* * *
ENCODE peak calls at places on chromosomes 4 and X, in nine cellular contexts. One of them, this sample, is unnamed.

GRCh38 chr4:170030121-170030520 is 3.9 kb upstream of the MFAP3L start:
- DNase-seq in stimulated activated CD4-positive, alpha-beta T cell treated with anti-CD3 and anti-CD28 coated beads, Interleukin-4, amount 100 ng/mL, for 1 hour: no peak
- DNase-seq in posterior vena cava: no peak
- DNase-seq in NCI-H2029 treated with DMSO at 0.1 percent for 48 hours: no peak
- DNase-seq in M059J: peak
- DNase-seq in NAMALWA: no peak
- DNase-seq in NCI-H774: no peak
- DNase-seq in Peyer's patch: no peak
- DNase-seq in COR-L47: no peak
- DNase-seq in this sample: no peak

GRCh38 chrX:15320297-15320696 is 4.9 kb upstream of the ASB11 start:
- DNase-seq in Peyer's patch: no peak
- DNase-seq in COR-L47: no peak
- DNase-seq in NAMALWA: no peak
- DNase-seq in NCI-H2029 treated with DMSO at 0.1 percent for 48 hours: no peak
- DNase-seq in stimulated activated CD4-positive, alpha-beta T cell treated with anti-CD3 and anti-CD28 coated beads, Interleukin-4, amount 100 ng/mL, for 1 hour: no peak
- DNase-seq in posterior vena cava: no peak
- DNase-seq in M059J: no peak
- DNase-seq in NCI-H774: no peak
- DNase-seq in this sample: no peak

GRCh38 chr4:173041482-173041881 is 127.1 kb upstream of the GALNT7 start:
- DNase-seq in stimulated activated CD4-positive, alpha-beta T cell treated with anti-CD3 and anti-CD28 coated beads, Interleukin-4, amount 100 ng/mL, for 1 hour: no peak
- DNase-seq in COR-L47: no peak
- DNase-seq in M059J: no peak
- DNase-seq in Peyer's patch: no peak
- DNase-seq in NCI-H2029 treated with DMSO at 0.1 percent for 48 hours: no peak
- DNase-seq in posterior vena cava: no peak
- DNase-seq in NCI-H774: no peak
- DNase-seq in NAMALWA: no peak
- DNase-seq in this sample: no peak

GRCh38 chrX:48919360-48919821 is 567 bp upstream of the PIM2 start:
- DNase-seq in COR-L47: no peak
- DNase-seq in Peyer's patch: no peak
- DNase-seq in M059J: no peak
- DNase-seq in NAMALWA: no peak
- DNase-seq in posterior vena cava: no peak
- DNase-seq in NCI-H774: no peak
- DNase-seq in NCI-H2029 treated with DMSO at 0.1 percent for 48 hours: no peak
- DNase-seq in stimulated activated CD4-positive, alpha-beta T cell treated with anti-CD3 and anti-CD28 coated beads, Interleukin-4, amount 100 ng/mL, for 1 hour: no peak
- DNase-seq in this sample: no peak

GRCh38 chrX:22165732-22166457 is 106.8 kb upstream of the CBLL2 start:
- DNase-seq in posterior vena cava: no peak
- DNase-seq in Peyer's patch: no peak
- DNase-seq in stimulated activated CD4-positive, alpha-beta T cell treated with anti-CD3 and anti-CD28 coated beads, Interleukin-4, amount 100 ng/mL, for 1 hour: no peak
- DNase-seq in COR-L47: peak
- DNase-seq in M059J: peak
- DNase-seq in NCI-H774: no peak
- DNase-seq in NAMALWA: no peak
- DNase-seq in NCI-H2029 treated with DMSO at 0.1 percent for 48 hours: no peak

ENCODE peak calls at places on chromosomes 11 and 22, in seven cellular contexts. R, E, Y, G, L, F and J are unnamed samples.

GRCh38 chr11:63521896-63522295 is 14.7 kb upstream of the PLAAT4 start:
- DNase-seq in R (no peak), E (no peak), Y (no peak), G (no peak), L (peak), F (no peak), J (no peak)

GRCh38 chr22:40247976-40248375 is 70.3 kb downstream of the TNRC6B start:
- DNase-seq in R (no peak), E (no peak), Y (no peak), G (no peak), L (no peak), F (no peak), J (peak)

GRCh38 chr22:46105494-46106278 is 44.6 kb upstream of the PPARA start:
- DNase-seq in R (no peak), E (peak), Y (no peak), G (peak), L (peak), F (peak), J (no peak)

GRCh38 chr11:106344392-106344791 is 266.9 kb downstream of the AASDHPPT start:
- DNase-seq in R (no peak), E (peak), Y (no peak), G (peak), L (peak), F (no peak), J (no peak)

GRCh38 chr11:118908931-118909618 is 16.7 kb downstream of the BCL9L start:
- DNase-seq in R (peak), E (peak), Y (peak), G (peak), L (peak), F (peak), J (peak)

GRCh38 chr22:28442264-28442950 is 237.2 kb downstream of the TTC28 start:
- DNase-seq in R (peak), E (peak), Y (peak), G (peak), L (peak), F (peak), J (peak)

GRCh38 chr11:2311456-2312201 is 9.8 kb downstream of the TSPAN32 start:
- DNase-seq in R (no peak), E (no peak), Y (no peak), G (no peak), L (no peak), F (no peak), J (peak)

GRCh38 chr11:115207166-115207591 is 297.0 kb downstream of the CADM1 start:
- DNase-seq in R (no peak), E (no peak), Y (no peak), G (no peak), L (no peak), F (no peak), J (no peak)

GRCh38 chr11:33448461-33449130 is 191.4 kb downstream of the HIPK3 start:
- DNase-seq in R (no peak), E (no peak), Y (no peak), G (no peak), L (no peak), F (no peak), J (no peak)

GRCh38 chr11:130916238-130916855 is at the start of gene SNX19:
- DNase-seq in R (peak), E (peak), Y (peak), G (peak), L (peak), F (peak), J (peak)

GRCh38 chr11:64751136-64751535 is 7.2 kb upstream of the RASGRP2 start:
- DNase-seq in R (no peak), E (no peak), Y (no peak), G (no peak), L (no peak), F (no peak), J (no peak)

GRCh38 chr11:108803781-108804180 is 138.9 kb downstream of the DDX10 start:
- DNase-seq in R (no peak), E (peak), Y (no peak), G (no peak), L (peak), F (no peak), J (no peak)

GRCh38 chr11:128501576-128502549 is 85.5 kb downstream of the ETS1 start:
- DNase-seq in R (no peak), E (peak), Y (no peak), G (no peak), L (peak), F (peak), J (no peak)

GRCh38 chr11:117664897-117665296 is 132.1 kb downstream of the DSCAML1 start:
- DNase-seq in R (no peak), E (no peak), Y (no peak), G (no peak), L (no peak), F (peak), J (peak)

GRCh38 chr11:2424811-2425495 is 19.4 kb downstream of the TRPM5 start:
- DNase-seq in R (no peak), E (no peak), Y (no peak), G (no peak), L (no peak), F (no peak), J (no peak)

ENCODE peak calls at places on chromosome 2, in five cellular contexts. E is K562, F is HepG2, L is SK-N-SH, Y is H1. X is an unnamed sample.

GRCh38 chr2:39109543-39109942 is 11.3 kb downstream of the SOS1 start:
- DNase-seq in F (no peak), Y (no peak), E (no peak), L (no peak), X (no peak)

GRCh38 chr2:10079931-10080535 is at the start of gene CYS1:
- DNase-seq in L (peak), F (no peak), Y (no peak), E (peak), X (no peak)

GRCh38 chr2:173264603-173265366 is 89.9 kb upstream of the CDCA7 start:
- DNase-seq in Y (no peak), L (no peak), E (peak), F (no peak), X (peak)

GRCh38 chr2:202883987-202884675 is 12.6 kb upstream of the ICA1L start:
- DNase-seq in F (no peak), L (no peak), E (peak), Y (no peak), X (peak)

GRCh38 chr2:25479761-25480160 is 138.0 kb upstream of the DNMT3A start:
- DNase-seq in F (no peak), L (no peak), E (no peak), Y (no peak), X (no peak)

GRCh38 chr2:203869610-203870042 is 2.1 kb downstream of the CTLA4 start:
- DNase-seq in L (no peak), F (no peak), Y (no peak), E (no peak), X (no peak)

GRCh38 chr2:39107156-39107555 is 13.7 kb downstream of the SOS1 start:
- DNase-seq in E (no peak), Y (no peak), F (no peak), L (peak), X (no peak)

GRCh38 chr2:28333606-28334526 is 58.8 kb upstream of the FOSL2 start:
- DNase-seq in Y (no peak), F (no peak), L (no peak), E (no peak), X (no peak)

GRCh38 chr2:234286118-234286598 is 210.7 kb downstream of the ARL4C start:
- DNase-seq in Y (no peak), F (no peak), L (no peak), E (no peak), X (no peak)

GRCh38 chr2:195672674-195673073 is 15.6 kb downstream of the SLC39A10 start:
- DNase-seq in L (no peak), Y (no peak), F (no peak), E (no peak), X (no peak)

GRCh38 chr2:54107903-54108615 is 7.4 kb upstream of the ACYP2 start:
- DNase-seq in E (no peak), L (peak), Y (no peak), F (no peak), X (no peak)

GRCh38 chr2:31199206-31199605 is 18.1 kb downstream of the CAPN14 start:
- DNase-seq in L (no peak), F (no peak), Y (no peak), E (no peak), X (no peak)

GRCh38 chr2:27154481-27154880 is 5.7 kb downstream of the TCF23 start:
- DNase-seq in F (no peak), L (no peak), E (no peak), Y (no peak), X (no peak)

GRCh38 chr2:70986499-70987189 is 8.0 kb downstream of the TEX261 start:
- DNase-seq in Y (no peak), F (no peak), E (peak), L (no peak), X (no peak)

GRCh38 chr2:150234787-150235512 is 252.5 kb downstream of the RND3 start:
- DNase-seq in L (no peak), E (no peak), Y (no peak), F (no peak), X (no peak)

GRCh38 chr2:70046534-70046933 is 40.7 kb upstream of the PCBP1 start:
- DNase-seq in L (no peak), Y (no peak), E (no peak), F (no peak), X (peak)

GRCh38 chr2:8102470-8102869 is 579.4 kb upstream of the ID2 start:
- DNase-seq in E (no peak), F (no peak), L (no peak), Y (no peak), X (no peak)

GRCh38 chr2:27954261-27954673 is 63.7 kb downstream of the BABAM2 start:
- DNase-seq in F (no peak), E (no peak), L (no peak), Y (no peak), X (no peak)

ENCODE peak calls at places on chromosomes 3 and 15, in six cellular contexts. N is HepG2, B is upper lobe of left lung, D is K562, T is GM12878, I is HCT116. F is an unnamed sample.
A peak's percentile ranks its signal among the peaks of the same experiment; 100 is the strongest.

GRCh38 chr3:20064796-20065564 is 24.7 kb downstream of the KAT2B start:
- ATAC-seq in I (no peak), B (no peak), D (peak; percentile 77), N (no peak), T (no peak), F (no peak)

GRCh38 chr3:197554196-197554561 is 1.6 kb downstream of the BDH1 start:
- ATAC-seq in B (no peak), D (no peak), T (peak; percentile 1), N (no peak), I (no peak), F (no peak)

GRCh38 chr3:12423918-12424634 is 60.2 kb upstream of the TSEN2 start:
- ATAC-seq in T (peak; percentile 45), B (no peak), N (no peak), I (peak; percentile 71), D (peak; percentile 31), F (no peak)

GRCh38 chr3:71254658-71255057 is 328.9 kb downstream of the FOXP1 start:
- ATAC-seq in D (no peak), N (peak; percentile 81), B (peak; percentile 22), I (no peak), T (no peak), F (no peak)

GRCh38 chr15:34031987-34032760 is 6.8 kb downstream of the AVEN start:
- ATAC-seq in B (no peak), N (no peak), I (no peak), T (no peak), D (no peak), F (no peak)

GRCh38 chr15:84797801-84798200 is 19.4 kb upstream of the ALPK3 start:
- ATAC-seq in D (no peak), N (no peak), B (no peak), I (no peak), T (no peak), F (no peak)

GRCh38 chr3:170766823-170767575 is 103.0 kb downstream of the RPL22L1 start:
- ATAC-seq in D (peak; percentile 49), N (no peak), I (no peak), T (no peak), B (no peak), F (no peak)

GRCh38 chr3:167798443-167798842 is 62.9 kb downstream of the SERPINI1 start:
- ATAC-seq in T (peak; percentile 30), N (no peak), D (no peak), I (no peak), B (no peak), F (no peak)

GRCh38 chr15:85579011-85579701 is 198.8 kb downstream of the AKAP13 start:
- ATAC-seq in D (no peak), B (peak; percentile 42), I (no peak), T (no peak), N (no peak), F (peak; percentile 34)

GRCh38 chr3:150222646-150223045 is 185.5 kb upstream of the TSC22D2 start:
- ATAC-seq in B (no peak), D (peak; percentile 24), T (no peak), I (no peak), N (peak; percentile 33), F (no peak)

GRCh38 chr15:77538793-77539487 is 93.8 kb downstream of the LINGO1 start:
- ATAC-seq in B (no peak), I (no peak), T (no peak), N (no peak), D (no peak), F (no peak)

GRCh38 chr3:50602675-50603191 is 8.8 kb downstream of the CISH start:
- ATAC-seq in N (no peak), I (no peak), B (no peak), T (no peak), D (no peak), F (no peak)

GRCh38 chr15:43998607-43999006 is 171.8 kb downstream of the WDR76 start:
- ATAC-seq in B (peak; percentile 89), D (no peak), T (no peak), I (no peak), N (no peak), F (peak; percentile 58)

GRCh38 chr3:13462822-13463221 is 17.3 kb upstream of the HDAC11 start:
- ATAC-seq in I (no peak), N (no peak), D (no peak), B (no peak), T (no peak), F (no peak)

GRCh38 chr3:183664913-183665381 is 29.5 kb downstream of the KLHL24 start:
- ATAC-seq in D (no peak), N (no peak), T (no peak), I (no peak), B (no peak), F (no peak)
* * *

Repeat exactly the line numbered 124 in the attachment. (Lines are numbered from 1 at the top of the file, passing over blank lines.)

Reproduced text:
- ATAC-seq in B (no peak), D (no peak), T (peak; percentile 1), N (no peak), I (no peak), F (no peak)